expansions, such as drilling more wells, updating treatment plants, or
               building extensive water lines. Only 5 of these 16 districts had detailed
               written cost estimates. Eight of the 16 member districts reported rough
               estimates of their costs, one gave us information that we could use to
               estimate its alternative cost (because it was comparable to other members’
               alternatives), and 2 of the 16 member districts could not supply enough
               information to estimate the cost of their alternatives.

               For members that provided cost estimates, we interviewed representatives
               to ensure that all reasonable costs were included. Based on a
               recommendation from the engineering firm that designed the Lewis and
               Clark project, we assumed the life expectancy of the project to be 40
               years, so we took steps to ensure that all member districts’ alternatives
               would also last 40 years. Engineers suggested that piping, treatment
               plants, and pumphouses should last at least 40 years, but that shallow
               wells that tap surficial aquifers would not be expected to last this long.
               Because such wells often experience plugging from iron and manganese in
               the groundwater, their flow rates often diminish in time until they reach a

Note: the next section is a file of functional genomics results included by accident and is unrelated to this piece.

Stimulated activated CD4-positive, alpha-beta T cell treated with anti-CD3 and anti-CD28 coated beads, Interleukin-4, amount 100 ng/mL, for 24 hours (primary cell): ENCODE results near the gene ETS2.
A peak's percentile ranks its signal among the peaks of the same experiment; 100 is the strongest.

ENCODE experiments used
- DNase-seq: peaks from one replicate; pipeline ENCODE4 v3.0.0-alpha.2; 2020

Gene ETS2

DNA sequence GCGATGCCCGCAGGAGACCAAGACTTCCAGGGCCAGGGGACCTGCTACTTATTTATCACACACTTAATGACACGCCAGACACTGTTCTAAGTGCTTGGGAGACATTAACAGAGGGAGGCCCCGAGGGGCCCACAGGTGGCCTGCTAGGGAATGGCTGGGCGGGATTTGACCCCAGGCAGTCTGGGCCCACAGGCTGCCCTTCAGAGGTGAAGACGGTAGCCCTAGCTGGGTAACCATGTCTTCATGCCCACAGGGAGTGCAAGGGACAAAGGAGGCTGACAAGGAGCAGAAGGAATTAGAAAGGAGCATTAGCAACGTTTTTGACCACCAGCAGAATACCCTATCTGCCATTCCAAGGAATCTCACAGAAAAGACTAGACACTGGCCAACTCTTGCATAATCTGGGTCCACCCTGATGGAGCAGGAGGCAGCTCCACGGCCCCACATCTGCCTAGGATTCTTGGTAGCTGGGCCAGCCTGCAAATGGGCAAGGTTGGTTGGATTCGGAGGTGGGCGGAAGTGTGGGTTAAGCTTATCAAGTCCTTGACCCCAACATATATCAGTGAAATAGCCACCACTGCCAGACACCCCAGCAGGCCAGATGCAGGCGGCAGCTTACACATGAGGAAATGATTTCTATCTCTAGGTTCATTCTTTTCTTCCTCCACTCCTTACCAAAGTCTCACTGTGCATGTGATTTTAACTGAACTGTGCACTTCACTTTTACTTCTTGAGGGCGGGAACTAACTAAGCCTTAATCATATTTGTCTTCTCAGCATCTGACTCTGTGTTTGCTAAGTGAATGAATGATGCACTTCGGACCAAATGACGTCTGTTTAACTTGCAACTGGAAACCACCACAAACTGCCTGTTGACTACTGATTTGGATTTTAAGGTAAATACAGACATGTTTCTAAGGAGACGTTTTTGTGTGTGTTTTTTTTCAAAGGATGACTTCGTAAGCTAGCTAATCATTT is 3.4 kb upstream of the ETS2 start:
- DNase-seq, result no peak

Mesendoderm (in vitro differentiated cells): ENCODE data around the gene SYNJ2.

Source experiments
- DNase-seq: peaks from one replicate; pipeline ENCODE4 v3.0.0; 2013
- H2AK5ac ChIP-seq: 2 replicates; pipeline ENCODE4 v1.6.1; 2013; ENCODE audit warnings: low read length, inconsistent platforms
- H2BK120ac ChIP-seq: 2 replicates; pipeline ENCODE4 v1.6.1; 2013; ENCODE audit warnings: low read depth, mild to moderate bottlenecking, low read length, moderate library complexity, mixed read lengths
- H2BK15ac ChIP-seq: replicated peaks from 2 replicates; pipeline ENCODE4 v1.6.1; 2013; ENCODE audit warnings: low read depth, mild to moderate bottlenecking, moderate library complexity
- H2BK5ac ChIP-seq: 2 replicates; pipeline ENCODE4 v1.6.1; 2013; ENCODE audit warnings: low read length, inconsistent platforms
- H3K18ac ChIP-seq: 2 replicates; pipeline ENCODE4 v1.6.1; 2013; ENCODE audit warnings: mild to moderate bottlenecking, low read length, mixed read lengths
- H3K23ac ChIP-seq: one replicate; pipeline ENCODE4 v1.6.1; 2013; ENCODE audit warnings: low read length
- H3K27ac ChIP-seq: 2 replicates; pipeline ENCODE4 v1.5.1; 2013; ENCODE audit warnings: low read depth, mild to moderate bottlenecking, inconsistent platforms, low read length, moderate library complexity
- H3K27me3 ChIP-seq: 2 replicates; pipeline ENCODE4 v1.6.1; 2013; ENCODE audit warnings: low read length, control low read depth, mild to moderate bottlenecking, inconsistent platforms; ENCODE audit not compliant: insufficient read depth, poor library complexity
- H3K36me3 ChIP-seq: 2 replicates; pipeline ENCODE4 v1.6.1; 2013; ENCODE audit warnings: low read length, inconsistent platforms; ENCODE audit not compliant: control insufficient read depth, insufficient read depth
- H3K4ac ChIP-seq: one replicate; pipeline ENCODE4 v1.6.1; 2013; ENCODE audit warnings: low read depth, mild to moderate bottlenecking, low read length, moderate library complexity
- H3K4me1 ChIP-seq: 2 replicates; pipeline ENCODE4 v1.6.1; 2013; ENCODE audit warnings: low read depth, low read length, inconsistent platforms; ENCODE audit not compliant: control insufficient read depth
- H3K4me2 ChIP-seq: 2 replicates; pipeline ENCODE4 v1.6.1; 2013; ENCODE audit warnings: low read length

point at which it is no longer practicable to operate them. An engineer
               working on the design of the Lewis and Clark project suggested that such
               wells would need to be replaced after 20 years, so we included additional

               4
                The numbers in this example exceed 22 because some districts have a combination of alternatives.



               Page 18                                                  GAO/RCED-99-115 Rural Water Projects
Appendix I
Alternatives Avoided by the Lewis and Clark
Project




costs for the replacement of these shallow wells. We assumed that
replacement wells would be drilled in 20 years and then discounted their
cost using a real interest rate that we assumed would be 3 percent. We did
not modify cost estimates of deeper wells, such as those drilled in the
Dakota Formation, because district representatives reported longer life
expectancies for these wells.

All member districts that reported purchasing water from nearby water
districts as an alternative to the Lewis and Clark project gave us price
quotes for this water expressed in dollars per 1,000 gallons. To ensure
comparability with the Lewis and Clark project, we assumed that such
arrangements would last 40 years. Because of future uncertainties, we did
not assume any changes in the price of this water over time. To calculate
the value of the water, we assumed that water would be paid for monthly
for 40 years and discounted these payments using a real interest rate that
we assumed would be 3 percent.

We note that the quality and quantity of water that would be supplied by
the alternatives would not necessarily be exactly comparable to that
supplied by the Lewis and Clark project. For example, the Missouri River
water supplied by the project should be of better quality than that
obtained from shallow aquifers; in most instances, Missouri River water is
lower in iron, manganese, sulfates, total dissolved solids, and hardness.
The high cost of treatment often prohibits bringing the quality of
groundwater up to that of Missouri River water. This river water is also
less susceptible to surface contamination from nitrates and pesticides than